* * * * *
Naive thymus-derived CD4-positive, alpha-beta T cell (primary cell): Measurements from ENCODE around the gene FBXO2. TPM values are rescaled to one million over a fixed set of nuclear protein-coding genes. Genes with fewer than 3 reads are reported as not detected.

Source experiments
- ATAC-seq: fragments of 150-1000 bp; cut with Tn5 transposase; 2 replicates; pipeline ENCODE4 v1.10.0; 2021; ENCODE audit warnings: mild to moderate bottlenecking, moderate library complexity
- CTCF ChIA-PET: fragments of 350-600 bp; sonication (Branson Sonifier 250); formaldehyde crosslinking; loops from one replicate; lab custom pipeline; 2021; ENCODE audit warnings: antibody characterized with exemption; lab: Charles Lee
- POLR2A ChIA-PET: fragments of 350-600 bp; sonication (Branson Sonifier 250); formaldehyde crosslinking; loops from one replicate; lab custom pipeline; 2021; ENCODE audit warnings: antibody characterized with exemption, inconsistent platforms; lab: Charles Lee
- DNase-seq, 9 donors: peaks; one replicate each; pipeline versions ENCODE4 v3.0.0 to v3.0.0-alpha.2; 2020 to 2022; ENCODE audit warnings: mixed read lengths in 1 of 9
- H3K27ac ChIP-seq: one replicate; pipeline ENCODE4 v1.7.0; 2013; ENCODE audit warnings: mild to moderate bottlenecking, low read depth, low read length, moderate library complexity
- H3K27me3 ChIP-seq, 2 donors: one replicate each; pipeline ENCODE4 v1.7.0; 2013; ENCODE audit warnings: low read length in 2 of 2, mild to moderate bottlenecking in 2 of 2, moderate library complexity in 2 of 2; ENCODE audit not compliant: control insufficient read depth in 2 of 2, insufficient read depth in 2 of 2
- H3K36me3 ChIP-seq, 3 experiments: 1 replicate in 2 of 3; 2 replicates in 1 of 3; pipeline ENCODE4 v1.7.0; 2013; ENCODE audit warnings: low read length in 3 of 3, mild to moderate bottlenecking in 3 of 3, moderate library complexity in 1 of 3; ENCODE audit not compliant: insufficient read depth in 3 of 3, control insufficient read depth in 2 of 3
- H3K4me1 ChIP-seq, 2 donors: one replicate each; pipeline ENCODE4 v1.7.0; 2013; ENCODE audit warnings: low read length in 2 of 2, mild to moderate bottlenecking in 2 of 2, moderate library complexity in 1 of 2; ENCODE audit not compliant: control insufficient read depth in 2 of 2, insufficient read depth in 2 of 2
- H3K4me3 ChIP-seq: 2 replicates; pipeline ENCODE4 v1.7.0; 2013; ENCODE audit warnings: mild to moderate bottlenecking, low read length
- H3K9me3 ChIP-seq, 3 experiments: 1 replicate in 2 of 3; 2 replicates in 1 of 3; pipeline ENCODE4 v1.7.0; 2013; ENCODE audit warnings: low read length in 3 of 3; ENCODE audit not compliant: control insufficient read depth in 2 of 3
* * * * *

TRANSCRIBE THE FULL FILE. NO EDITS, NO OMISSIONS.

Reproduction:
Naive thymus-derived CD4-positive, alpha-beta T cell (primary cell): Measurements from ENCODE around the gene FBXO2. TPM values are rescaled to one million over a fixed set of nuclear protein-coding genes. Genes with fewer than 3 reads are reported as not detected.

Source experiments
- ATAC-seq: fragments of 150-1000 bp; cut with Tn5 transposase; 2 replicates; pipeline ENCODE4 v1.10.0; 2021; ENCODE audit warnings: mild to moderate bottlenecking, moderate library complexity
- CTCF ChIA-PET: fragments of 350-600 bp; sonication (Branson Sonifier 250); formaldehyde crosslinking; loops from one replicate; lab custom pipeline; 2021; ENCODE audit warnings: antibody characterized with exemption; lab: Charles Lee
- POLR2A ChIA-PET: fragments of 350-600 bp; sonication (Branson Sonifier 250); formaldehyde crosslinking; loops from one replicate; lab custom pipeline; 2021; ENCODE audit warnings: antibody characterized with exemption, inconsistent platforms; lab: Charles Lee
- DNase-seq, 9 donors: peaks; one replicate each; pipeline versions ENCODE4 v3.0.0 to v3.0.0-alpha.2; 2020 to 2022; ENCODE audit warnings: mixed read lengths in 1 of 9
- H3K27ac ChIP-seq: one replicate; pipeline ENCODE4 v1.7.0; 2013; ENCODE audit warnings: mild to moderate bottlenecking, low read depth, low read length, moderate library complexity
- H3K27me3 ChIP-seq, 2 donors: one replicate each; pipeline ENCODE4 v1.7.0; 2013; ENCODE audit warnings: low read length in 2 of 2, mild to moderate bottlenecking in 2 of 2, moderate library complexity in 2 of 2; ENCODE audit not compliant: control insufficient read depth in 2 of 2, insufficient read depth in 2 of 2
- H3K36me3 ChIP-seq, 3 experiments: 1 replicate in 2 of 3; 2 replicates in 1 of 3; pipeline ENCODE4 v1.7.0; 2013; ENCODE audit warnings: low read length in 3 of 3, mild to moderate bottlenecking in 3 of 3, moderate library complexity in 1 of 3; ENCODE audit not compliant: insufficient read depth in 3 of 3, control insufficient read depth in 2 of 3
- H3K4me1 ChIP-seq, 2 donors: one replicate each; pipeline ENCODE4 v1.7.0; 2013; ENCODE audit warnings: low read length in 2 of 2, mild to moderate bottlenecking in 2 of 2, moderate library complexity in 1 of 2; ENCODE audit not compliant: control insufficient read depth in 2 of 2, insufficient read depth in 2 of 2
- H3K4me3 ChIP-seq: 2 replicates; pipeline ENCODE4 v1.7.0; 2013; ENCODE audit warnings: mild to moderate bottlenecking, low read length
- H3K9me3 ChIP-seq, 3 experiments: 1 replicate in 2 of 3; 2 replicates in 1 of 3; pipeline ENCODE4 v1.7.0; 2013; ENCODE audit warnings: low read length in 3 of 3; ENCODE audit not compliant: control insufficient read depth in 2 of 3